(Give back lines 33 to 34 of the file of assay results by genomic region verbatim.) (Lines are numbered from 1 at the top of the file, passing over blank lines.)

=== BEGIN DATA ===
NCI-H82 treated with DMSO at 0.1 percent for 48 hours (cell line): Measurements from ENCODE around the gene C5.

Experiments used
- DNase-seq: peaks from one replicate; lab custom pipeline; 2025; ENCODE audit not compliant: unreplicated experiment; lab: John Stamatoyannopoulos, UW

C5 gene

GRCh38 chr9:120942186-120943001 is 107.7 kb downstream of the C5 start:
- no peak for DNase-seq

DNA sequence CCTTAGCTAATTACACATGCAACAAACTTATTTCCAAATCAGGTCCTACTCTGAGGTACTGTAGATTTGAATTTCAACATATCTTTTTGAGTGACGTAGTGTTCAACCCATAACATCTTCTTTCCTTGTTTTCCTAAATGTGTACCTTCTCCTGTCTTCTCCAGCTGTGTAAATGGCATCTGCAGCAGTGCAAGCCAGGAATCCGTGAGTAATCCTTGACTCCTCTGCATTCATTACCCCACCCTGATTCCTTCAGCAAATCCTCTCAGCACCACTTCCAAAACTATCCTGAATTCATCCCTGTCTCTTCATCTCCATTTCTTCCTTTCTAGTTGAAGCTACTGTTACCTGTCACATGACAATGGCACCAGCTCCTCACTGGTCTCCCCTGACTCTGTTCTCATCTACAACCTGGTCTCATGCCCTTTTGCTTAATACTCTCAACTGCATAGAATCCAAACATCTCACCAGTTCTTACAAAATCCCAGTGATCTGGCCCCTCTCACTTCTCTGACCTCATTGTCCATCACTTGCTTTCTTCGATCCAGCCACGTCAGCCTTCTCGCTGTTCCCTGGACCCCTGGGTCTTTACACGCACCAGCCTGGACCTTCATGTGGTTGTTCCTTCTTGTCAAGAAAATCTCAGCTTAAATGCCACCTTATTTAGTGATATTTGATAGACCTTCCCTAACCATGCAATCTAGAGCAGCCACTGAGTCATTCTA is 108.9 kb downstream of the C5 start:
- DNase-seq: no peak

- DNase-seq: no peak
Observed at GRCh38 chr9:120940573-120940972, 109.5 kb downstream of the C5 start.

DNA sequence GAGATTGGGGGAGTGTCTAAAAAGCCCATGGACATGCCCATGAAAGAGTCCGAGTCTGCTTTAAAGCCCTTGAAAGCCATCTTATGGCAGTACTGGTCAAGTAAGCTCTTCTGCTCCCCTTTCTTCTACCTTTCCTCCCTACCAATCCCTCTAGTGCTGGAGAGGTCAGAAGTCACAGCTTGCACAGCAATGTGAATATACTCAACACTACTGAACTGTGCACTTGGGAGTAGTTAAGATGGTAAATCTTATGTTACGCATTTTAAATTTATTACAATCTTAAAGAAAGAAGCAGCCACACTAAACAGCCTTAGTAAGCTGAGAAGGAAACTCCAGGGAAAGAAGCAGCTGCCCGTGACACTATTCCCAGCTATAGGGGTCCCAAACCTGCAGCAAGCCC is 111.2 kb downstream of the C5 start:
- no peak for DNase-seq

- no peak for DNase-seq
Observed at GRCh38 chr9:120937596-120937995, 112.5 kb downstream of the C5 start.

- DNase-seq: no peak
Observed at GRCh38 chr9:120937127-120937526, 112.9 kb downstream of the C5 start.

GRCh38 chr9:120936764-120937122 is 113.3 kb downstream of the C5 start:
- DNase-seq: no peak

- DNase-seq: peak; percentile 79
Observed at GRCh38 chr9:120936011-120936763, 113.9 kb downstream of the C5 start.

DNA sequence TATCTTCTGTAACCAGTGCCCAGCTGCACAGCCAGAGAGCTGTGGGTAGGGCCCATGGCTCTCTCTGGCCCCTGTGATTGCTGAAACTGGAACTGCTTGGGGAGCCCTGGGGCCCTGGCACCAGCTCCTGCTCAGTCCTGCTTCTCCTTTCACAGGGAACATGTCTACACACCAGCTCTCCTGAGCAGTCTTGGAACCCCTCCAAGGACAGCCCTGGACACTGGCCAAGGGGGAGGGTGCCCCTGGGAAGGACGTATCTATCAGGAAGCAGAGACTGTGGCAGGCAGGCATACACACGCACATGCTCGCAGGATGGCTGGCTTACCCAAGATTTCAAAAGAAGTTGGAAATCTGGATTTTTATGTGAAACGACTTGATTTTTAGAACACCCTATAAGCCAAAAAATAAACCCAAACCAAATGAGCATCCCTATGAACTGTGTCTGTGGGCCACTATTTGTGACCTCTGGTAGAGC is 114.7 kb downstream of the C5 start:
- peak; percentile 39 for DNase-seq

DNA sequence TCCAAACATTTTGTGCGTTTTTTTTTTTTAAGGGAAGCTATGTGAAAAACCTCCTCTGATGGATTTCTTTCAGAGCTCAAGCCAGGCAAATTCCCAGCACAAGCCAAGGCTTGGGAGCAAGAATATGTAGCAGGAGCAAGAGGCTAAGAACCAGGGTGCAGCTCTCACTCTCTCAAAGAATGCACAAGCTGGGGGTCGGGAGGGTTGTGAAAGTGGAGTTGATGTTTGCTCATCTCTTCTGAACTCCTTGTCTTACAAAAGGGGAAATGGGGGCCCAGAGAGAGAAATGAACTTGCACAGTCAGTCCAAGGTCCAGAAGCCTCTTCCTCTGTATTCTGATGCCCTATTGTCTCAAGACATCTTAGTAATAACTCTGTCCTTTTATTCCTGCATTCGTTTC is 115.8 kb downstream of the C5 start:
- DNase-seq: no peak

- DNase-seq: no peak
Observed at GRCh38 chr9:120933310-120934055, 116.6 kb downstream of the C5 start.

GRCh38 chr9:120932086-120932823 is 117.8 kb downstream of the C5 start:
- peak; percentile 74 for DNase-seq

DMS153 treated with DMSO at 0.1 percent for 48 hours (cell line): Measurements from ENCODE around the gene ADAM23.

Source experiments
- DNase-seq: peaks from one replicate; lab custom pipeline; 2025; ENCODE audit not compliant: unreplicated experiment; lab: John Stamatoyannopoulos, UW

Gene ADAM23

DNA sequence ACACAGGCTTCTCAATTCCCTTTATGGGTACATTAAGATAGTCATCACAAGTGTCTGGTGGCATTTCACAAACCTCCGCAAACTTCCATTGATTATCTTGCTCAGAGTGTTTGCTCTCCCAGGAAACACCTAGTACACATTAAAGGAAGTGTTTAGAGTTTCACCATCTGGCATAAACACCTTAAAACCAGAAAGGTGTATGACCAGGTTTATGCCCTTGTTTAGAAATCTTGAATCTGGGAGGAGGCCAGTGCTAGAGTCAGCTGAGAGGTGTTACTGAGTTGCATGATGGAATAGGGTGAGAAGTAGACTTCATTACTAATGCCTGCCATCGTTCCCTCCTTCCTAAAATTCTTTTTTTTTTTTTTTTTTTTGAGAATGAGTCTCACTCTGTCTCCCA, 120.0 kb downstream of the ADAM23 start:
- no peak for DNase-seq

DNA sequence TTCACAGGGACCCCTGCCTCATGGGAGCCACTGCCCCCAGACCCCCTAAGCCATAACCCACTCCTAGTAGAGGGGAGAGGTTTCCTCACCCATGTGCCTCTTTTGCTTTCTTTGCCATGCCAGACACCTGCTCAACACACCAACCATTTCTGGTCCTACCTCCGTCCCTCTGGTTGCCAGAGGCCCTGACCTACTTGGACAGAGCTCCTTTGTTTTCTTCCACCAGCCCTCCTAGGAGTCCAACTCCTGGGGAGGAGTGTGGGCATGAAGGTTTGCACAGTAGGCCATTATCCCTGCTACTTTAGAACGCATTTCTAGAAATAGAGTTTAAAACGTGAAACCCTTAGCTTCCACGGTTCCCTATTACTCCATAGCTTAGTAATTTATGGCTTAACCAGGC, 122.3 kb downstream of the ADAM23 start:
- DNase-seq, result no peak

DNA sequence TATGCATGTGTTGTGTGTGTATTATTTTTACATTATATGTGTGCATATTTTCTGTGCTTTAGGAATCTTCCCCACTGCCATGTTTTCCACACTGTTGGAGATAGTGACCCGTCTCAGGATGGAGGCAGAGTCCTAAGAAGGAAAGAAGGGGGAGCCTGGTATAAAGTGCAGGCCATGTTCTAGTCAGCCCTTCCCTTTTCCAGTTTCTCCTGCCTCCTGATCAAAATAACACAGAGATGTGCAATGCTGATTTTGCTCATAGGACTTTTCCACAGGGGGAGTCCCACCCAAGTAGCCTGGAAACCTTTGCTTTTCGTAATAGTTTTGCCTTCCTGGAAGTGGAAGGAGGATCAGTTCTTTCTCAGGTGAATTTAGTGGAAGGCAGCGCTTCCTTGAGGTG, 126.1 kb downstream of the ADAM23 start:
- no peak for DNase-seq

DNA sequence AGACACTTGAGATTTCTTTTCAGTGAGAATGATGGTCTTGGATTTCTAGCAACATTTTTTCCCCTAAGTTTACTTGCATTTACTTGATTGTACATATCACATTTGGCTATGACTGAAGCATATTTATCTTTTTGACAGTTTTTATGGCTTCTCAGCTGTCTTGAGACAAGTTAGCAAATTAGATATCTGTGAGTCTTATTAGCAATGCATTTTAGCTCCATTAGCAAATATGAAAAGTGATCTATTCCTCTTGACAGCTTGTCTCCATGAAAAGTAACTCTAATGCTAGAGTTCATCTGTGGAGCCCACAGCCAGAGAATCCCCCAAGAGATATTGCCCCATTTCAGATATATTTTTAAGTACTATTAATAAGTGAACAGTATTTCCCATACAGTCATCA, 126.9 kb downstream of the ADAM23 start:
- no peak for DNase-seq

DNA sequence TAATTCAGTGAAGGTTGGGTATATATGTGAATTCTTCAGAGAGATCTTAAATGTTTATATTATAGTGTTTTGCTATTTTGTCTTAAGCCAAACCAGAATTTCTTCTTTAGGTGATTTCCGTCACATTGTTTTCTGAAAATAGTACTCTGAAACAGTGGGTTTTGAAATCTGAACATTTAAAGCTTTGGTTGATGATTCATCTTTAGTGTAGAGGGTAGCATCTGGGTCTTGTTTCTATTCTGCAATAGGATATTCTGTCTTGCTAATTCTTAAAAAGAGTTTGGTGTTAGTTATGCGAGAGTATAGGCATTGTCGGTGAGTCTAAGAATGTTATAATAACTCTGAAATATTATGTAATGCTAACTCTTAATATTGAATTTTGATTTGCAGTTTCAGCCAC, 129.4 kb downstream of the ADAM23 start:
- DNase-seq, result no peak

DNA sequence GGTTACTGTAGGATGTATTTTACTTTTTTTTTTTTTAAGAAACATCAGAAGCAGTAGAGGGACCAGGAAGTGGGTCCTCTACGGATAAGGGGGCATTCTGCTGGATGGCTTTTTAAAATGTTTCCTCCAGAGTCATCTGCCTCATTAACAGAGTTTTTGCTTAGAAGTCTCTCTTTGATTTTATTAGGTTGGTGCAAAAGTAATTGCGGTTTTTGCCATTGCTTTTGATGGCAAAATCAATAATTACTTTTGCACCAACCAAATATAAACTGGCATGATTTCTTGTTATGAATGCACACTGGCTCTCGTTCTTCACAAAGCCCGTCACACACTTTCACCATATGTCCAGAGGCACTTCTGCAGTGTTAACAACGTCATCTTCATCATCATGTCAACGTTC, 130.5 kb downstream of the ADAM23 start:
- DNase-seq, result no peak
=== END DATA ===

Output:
DNA sequence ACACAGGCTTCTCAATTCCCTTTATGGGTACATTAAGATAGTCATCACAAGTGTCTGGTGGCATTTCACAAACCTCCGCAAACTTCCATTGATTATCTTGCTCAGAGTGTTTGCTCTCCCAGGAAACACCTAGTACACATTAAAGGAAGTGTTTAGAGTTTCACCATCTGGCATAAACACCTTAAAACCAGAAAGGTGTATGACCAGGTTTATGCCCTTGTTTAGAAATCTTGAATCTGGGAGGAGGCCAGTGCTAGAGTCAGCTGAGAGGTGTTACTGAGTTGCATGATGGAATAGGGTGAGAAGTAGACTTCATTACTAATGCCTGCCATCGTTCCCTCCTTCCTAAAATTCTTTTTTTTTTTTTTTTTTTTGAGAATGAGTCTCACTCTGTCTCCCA, 120.0 kb downstream of the ADAM23 start:
- no peak for DNase-seq